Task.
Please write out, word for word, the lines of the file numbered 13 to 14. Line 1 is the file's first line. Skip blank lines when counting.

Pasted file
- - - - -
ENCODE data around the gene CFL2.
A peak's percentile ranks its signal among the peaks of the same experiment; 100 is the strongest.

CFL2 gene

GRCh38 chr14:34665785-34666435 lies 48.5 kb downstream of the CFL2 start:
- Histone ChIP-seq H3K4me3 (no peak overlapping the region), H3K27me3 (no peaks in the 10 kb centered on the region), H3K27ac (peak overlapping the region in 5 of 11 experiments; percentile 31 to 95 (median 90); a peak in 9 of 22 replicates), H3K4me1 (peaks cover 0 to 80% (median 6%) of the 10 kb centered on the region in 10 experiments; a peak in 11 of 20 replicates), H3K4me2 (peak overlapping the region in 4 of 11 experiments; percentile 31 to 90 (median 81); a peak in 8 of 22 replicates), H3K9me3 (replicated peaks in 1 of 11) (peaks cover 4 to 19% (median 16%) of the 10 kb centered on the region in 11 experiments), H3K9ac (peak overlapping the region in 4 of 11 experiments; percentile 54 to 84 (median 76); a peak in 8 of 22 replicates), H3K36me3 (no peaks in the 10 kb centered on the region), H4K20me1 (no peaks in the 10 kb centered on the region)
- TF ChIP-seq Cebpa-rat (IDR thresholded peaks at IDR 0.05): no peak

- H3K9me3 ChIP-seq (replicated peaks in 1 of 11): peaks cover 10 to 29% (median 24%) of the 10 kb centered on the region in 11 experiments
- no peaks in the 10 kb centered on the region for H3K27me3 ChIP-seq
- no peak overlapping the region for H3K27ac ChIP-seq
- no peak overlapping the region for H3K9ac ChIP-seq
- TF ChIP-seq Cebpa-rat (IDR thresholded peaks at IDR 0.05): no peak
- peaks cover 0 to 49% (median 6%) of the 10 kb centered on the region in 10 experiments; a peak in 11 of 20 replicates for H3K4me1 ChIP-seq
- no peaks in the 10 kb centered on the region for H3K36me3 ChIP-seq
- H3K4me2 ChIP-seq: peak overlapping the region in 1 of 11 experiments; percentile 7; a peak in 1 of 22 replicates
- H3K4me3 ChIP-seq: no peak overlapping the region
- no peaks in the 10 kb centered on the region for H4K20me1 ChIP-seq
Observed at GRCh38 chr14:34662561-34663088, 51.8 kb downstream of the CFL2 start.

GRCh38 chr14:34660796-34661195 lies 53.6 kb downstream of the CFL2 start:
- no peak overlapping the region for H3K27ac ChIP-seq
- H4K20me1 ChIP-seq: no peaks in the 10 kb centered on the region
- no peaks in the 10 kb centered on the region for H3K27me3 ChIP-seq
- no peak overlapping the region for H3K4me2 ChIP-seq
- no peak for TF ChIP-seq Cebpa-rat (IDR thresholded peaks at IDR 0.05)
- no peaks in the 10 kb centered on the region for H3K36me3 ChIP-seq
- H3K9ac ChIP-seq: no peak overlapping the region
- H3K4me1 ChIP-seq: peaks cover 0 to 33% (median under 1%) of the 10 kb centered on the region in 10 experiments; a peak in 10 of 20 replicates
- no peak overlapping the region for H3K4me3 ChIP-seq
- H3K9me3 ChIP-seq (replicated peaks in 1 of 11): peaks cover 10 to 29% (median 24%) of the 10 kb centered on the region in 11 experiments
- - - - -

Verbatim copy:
- no peaks in the 10 kb centered on the region for H3K36me3 ChIP-seq
- H3K4me2 ChIP-seq: peak overlapping the region in 1 of 11 experiments; percentile 7; a peak in 1 of 22 replicates